[Tutor] Sort pointers -

Kent Johnson kent37 at tds.net
Wed Nov 24 21:11:28 CET 2004

Liam Clarke wrote:
> Hi all,
> Thanks Kent. Question - is Python 2.4 release 1 considered a stable release?

Stable in the sense of feature-complete, yes. Stable in the sense of 
bug-free...not necessarily. It is a release candidate, not a final 
release. If you are just learning Python and writing simple scripts I 
would go for it. If you have a critical production application you are 
running, you probably want to wait for the final release.

>>Kent Johnson said unto the world upon 2004-11-24 06:05:
>>>In Python 2.3 you have two choices:
>>>- Use the decorate - sort - undecorate idiom (aka Schwartzian Transform)

OK, here is the explanation for decorate - sort - undecorate aka DSU aka 
Schwarzian transform. This idiom is generally considered better than 
writing a custom cmp function because it is faster in many cases.

The idea is to transform the list to be sorted into a list of tuples, 
where the first element of the tuple is the sort key and the second 
element is the original list element. This is the 'decorate' step. It is 
usually done with a list comprehension:

 >>> mp= {'James Bond' : '007' , 'Enid Blyton' : '005' , 'Enid Blyton 
also' : '006' , 'Captain Planet' : '000' }
 >>> it = mp.items()
 >>> it
[('Enid Blyton also', '006'), ('Captain Planet', '000'), ('James Bond',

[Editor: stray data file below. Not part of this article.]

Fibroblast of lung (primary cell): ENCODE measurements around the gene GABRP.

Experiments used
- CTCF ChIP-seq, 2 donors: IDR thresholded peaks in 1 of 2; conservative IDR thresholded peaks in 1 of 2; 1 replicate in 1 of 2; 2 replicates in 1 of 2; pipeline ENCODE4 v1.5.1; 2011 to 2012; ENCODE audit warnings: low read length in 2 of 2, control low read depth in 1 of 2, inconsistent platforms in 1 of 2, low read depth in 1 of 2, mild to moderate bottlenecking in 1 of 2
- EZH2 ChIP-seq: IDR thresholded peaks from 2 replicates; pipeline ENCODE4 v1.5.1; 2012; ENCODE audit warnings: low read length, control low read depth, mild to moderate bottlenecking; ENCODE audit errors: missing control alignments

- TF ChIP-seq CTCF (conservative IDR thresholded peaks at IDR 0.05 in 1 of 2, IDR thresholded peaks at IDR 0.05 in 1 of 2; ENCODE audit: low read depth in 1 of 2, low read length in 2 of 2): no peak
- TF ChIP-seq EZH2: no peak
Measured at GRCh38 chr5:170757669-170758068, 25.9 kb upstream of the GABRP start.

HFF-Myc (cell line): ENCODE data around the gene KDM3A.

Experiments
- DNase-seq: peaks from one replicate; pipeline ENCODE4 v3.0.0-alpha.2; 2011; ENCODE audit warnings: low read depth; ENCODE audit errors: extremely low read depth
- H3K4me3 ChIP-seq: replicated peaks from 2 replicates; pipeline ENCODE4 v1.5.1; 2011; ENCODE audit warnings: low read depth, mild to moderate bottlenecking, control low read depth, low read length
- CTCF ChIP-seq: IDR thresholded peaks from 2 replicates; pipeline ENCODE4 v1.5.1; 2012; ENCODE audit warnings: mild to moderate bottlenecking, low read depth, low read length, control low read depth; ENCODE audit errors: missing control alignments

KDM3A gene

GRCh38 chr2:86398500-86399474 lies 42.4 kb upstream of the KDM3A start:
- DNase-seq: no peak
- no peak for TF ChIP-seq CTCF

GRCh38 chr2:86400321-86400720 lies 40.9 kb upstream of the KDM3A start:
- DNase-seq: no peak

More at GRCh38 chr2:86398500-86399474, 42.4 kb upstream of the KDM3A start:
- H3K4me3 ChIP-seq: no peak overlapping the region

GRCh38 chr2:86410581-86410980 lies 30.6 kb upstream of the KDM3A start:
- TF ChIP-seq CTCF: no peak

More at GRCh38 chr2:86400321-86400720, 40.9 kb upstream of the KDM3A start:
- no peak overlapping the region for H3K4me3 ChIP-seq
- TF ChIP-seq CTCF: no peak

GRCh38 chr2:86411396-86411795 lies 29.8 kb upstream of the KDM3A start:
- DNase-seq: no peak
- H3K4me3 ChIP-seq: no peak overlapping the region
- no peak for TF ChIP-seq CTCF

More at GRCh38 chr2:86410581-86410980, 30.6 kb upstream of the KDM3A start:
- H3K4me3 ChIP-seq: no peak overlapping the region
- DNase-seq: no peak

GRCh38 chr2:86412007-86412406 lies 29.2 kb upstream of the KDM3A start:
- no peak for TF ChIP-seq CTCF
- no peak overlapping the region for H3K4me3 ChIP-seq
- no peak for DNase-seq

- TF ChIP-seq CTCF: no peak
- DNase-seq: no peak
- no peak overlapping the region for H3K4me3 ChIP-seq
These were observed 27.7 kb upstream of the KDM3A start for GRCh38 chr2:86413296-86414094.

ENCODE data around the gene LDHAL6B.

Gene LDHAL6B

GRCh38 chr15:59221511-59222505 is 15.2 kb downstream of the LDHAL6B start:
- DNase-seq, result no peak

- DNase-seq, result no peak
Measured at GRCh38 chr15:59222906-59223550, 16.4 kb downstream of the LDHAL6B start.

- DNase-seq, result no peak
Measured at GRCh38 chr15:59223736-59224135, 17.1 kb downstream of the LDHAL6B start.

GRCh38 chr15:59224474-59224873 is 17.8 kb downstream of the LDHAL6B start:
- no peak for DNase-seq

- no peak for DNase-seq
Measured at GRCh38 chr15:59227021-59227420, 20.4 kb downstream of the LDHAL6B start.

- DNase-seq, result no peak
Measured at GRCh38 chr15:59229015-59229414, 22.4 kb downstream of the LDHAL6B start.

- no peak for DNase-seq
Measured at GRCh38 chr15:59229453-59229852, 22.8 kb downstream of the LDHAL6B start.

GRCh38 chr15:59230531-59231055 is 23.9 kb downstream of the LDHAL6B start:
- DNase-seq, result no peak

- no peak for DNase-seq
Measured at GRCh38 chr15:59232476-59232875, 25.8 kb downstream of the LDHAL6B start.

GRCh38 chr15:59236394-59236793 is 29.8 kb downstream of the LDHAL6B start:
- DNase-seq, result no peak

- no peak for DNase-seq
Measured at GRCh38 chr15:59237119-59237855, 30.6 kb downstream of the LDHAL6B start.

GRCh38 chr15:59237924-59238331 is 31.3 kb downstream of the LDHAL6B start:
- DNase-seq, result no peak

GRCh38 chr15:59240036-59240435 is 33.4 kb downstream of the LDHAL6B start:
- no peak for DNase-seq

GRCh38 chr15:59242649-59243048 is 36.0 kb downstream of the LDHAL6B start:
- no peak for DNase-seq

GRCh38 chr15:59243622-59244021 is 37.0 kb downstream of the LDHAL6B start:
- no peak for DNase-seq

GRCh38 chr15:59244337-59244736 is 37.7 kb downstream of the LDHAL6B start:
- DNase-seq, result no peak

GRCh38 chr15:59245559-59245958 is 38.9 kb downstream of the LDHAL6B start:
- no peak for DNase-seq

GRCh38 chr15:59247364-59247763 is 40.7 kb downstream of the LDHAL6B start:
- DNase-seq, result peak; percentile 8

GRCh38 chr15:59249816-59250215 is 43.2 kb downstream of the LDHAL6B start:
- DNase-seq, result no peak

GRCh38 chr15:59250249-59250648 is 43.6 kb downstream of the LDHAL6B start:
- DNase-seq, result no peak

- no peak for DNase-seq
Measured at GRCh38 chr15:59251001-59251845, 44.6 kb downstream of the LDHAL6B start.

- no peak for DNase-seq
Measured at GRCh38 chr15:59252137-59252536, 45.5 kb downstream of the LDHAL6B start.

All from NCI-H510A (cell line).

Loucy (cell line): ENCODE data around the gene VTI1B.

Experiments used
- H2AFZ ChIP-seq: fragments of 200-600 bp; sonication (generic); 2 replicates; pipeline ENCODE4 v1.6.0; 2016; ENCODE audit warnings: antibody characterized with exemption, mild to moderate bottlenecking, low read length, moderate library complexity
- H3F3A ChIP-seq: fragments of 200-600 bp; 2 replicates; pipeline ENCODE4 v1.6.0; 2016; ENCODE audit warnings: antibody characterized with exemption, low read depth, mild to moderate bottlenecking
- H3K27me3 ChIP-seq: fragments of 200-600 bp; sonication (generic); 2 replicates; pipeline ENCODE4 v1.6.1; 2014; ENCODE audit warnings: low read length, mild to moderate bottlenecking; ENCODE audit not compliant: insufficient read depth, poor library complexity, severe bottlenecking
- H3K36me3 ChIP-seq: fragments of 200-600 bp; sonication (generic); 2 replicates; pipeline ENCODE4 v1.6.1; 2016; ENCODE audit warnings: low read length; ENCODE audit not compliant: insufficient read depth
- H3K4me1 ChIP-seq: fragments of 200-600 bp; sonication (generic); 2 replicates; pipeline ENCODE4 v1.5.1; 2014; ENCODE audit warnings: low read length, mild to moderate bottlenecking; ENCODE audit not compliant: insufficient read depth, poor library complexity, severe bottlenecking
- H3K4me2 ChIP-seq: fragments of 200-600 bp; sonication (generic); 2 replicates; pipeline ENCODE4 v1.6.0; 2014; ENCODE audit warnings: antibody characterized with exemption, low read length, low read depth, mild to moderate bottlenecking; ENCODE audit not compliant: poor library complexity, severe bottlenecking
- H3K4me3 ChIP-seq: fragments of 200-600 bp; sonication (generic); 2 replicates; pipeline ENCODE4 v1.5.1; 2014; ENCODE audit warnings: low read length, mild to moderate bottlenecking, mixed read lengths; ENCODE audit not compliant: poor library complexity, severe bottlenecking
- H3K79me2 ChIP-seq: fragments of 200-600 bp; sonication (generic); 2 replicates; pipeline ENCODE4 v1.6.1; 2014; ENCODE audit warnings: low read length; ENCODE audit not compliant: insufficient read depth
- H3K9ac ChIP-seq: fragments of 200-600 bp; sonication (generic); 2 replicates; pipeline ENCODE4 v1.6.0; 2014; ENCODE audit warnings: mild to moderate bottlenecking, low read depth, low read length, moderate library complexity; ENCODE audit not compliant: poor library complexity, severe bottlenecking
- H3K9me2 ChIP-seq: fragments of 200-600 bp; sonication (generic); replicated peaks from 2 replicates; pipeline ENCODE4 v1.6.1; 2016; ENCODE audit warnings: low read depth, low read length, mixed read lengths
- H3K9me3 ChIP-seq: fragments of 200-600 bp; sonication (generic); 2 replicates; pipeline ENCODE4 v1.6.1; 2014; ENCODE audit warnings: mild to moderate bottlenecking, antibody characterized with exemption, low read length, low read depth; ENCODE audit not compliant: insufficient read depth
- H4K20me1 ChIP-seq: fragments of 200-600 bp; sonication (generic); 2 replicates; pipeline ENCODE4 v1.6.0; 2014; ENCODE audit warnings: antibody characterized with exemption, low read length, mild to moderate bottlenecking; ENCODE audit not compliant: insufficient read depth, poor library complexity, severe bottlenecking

'007'), ('Enid Blyton', '005')]

 >>> dit = [ (item[1], item) for item in it ]
 >>> dit
[('006', ('Enid Blyton also', '006')), ('000', ('Captain Planet', 
'000')), ('007', ('James Bond', '007')), ('005', ('Enid Blyton', '005'))]

Sorting the decorated list produces the desired order, since the key is 
the first item in the tuple elements:

 >>> dit.sort()
 >>> dit
[('000', ('Captain Planet', '000')), ('005', ('Enid Blyton', '005')), 
('006', ('Enid Blyton also', '006')), ('007', ('James Bond', '007'))]

A second list comprehension retrieves the original list elements from 
the decorated list. This is the 'undecorate' step:

 >>> it = [ item[1] for item in dit ]
 >>> it
[('Captain Planet', '000'), ('Enid Blyton', '005'), ('Enid Blyton also', 
'006'), ('James Bond', '007')]

A link about DSU in the Python FAQ:


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